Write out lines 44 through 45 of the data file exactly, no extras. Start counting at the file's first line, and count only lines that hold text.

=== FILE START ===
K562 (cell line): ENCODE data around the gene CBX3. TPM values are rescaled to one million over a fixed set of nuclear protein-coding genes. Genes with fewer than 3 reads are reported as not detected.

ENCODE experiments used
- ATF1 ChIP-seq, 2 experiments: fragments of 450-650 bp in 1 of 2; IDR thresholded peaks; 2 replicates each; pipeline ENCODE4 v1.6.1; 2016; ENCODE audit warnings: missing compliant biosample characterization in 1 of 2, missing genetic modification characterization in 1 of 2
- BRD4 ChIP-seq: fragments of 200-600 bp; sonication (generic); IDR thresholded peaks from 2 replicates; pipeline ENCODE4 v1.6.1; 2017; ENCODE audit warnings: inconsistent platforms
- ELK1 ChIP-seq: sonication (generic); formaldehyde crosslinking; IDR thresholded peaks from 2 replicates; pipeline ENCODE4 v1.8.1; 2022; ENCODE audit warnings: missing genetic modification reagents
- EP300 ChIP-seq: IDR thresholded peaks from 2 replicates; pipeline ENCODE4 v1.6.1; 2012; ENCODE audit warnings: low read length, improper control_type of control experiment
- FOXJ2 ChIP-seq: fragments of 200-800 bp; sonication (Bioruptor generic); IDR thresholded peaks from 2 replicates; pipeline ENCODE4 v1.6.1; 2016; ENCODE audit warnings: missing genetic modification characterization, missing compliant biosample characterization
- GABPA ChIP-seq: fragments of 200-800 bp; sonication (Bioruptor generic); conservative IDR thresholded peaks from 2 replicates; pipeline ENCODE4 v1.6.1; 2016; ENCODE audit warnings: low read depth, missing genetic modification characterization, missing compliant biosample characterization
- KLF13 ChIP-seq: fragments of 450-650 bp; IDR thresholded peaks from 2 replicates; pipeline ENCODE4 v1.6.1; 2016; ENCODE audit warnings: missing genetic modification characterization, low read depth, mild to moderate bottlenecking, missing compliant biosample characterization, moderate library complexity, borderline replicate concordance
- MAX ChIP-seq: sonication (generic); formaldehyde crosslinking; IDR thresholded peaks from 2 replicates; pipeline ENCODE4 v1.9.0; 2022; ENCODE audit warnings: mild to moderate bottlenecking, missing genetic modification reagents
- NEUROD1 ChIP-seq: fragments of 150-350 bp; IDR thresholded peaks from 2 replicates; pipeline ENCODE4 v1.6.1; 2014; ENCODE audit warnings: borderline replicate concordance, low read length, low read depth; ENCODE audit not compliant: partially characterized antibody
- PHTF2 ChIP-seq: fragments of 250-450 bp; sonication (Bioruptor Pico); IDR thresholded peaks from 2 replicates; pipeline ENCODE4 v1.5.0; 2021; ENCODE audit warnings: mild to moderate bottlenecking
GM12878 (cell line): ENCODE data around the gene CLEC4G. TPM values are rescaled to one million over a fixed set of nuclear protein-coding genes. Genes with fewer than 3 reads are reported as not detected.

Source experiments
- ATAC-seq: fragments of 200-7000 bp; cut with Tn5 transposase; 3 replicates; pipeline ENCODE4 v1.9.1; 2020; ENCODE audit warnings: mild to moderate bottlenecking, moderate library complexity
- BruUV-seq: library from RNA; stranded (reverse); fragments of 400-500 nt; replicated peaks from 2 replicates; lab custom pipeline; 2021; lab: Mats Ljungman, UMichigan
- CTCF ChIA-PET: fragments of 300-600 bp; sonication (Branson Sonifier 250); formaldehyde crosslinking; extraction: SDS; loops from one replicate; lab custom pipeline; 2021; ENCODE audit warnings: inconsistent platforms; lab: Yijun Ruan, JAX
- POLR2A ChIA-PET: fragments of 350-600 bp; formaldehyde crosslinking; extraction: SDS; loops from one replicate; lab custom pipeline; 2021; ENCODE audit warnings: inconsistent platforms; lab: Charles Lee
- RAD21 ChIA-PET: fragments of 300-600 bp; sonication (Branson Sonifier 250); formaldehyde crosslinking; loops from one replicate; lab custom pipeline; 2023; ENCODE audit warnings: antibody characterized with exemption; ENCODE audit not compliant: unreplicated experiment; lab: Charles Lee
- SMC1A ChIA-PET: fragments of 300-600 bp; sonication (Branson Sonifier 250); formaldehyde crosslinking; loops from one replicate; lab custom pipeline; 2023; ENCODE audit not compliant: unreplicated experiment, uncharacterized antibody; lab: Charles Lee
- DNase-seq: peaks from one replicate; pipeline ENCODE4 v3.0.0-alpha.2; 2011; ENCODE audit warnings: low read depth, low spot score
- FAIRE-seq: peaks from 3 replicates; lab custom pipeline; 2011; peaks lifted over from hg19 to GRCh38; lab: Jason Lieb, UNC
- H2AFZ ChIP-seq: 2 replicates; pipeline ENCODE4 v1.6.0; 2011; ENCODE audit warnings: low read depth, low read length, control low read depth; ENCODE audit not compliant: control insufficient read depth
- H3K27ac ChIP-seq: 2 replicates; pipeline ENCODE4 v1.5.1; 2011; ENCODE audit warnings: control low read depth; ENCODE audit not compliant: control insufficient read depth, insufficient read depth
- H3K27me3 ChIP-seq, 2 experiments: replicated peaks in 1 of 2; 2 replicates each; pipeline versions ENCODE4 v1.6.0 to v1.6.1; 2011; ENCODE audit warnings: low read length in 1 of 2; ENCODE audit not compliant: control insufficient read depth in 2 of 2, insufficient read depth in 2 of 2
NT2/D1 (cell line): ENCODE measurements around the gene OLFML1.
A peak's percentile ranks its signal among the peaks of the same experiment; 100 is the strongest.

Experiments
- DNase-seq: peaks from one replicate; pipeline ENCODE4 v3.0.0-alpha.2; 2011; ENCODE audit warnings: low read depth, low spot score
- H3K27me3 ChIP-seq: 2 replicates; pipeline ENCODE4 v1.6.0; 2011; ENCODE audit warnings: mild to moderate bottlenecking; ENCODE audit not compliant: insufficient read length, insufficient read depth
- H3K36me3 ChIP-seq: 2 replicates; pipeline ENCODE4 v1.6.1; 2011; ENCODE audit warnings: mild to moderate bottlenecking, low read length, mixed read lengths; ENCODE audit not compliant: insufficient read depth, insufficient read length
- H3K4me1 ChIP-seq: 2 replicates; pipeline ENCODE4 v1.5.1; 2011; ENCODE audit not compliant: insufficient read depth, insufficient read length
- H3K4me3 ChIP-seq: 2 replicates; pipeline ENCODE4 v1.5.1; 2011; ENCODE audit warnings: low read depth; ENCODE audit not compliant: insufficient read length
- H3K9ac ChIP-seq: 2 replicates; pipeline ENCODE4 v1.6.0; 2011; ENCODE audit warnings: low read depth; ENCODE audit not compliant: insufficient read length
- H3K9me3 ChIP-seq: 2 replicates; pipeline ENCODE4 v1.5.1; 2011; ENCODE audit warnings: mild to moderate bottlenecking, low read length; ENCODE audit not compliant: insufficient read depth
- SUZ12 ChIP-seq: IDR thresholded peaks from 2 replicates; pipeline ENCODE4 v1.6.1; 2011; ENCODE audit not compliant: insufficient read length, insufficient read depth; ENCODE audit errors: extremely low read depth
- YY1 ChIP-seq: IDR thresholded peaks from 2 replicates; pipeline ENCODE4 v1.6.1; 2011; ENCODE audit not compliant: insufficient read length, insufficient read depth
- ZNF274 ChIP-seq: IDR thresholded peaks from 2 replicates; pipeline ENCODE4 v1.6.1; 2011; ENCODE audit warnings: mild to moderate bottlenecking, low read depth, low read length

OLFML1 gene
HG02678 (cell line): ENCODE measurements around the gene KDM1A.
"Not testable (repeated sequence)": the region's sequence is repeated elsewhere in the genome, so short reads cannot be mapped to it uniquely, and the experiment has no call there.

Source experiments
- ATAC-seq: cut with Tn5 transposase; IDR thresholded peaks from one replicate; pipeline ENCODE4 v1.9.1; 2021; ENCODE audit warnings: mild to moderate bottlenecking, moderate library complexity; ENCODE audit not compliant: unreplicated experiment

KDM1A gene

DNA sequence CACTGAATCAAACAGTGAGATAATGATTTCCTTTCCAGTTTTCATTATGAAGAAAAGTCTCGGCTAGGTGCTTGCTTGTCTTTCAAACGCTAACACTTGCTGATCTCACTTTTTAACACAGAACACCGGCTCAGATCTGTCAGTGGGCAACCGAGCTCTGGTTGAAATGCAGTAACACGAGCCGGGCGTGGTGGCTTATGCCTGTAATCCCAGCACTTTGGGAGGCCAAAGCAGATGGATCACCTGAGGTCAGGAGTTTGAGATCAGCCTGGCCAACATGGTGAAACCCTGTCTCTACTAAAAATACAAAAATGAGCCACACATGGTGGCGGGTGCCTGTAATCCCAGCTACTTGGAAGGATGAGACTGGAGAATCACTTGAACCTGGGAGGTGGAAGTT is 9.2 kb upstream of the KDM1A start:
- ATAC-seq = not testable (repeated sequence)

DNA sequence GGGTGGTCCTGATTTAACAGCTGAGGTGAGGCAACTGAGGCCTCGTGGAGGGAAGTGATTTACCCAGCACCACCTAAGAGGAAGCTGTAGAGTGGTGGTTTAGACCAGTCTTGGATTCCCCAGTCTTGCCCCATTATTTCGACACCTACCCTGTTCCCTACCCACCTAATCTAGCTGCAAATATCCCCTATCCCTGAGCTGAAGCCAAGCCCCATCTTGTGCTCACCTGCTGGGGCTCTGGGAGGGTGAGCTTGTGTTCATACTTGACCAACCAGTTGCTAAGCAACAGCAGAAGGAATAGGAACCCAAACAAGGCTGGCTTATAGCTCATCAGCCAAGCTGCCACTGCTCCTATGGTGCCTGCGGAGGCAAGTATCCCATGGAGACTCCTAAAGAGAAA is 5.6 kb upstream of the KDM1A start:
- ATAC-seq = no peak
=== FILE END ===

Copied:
KDM1A gene

DNA sequence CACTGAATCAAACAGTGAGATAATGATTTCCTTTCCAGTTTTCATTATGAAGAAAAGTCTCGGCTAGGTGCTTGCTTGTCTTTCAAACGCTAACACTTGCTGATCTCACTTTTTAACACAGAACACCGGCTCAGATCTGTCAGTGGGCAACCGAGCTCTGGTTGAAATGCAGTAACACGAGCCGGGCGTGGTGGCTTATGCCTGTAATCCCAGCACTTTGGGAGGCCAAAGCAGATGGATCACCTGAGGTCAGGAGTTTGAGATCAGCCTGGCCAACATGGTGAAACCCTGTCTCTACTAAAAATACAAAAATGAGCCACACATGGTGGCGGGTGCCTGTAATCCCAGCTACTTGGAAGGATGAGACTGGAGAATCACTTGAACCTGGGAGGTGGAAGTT is 9.2 kb upstream of the KDM1A start: